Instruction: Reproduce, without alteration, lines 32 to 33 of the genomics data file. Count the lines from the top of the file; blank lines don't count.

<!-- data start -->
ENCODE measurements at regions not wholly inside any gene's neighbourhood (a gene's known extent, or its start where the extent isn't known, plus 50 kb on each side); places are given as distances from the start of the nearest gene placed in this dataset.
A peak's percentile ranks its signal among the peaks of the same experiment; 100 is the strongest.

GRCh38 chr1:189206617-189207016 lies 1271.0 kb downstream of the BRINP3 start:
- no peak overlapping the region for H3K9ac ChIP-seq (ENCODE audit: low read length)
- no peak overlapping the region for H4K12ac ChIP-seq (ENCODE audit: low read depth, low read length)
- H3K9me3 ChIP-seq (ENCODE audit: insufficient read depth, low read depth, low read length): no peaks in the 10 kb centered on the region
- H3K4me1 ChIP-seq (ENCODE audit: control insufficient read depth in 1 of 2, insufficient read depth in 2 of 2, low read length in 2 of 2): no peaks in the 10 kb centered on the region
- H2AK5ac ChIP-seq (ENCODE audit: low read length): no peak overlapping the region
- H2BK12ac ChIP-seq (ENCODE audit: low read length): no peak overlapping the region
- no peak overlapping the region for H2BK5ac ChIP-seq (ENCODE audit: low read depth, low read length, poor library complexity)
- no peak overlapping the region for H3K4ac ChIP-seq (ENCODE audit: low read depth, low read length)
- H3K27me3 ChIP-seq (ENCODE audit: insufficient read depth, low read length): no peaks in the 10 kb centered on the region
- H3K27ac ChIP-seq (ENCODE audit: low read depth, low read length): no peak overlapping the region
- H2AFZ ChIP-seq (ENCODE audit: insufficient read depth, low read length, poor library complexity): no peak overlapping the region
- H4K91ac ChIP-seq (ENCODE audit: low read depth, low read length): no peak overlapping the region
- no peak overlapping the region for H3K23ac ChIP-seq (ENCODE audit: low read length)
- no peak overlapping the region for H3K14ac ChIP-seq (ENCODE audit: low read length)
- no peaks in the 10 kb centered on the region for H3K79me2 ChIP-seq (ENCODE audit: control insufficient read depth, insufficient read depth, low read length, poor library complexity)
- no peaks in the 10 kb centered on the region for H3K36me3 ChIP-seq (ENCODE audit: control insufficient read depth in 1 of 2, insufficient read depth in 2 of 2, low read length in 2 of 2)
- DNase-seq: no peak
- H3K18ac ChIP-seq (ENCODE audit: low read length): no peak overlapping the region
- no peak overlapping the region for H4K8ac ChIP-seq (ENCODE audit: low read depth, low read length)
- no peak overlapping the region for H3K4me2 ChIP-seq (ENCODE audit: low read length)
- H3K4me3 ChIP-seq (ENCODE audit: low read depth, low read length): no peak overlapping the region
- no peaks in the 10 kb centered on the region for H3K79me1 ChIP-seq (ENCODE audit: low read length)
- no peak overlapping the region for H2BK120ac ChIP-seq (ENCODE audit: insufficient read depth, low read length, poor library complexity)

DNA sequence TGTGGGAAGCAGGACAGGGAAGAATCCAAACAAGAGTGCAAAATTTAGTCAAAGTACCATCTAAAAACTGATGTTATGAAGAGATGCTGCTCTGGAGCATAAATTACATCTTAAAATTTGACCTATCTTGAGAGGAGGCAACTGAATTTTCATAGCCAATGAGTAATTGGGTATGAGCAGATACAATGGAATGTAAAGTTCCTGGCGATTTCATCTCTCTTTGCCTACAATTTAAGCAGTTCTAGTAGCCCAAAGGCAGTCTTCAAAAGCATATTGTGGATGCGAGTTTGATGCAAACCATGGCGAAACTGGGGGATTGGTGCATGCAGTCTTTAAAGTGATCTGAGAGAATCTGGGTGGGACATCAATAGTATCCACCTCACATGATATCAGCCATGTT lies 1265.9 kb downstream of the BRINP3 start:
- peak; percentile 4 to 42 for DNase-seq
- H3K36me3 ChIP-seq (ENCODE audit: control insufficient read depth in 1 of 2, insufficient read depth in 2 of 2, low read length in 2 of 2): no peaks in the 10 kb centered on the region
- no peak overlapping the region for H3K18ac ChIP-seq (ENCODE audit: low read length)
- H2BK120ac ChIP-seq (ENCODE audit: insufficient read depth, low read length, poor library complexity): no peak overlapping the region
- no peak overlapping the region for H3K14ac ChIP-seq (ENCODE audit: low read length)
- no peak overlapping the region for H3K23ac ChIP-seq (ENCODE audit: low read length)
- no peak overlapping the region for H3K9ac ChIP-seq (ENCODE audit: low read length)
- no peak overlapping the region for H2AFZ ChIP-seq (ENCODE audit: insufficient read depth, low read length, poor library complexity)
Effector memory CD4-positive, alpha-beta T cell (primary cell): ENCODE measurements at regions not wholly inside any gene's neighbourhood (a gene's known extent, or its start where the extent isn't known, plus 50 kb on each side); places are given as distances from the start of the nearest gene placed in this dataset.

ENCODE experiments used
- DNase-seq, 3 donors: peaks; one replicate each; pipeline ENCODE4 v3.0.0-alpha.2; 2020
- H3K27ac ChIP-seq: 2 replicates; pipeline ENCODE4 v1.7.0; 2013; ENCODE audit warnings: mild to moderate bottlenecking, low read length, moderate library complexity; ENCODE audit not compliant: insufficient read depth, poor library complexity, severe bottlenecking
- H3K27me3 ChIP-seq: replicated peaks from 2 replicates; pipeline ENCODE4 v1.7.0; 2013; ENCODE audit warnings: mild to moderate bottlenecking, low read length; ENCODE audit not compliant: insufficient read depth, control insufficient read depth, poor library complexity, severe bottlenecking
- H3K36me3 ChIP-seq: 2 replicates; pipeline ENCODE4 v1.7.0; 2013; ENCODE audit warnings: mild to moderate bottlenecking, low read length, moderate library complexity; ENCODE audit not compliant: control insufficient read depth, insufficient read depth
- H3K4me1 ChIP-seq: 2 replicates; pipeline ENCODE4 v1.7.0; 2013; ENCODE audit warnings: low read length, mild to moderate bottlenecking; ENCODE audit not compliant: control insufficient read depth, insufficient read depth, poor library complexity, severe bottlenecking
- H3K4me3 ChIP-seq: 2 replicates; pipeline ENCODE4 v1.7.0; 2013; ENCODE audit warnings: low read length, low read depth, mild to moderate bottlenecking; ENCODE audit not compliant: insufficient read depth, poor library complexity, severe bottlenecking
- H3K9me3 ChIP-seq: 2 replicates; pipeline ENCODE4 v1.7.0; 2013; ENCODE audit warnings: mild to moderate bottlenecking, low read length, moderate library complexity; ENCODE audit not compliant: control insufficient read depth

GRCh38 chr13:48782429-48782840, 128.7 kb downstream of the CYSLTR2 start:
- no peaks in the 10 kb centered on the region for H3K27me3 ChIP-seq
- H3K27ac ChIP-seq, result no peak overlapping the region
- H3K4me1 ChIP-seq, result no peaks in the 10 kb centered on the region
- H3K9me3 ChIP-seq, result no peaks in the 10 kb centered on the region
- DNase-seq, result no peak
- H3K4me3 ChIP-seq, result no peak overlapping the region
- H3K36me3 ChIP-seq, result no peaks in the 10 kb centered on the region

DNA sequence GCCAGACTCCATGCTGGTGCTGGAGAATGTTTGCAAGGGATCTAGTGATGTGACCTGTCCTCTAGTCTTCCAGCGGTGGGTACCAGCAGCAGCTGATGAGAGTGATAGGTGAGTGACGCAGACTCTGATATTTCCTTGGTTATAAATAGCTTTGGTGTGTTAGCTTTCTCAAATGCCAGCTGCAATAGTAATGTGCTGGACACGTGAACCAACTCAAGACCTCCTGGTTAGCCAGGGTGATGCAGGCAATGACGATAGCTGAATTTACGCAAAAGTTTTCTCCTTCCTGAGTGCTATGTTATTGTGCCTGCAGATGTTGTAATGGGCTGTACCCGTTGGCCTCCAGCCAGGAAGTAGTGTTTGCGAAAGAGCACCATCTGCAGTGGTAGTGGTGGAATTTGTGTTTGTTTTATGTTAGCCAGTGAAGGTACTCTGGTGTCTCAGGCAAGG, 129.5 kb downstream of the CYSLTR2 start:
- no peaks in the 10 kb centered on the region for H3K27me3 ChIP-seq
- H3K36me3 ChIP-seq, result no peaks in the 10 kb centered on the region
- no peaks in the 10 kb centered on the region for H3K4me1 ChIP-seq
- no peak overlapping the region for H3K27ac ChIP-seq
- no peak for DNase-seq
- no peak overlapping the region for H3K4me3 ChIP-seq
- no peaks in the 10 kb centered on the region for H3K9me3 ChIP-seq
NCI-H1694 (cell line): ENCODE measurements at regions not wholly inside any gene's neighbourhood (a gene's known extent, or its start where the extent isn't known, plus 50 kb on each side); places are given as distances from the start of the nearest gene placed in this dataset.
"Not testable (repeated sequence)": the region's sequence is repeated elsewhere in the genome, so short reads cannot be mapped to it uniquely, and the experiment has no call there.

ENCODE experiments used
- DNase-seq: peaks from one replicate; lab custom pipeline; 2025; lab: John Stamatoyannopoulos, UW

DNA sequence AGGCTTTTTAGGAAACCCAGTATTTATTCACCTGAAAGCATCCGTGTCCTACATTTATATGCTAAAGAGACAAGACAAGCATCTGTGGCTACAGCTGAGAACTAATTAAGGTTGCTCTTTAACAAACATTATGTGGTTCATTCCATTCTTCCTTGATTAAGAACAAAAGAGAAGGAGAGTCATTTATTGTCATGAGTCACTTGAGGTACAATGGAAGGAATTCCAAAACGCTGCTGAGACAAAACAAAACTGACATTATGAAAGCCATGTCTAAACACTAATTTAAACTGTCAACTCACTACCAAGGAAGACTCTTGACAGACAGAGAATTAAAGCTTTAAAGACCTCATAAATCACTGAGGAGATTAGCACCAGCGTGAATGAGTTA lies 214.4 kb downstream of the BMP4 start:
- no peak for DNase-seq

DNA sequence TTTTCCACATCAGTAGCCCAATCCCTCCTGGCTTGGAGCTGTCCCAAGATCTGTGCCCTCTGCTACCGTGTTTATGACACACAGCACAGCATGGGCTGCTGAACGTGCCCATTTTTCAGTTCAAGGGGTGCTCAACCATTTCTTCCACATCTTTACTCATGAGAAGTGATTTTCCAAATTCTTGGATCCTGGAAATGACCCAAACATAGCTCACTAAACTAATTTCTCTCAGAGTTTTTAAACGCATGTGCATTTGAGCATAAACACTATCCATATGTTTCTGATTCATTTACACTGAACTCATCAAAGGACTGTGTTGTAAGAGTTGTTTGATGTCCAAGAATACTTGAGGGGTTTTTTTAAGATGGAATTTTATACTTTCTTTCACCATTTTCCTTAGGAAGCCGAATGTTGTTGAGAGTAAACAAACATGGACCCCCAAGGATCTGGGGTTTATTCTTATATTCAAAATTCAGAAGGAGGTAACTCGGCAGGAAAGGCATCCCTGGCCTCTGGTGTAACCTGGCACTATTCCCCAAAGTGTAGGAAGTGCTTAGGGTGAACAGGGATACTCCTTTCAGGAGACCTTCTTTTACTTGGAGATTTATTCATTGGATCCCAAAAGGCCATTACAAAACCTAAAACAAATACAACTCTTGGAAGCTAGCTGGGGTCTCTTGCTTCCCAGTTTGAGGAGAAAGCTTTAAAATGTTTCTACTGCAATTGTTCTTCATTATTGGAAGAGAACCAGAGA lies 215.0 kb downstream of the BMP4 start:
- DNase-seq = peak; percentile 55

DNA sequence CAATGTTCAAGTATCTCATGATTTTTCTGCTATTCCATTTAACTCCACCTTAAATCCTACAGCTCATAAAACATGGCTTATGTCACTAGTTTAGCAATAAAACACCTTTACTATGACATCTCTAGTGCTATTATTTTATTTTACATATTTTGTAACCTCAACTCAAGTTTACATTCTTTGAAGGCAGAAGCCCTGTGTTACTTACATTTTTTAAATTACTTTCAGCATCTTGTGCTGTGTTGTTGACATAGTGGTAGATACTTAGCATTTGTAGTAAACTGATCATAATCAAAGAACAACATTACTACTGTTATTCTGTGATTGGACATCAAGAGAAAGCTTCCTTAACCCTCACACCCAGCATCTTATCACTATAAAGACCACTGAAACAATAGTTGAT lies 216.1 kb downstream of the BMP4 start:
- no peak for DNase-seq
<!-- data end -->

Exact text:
- no peak overlapping the region for H3K14ac ChIP-seq (ENCODE audit: low read length)
- no peak overlapping the region for H3K23ac ChIP-seq (ENCODE audit: low read length)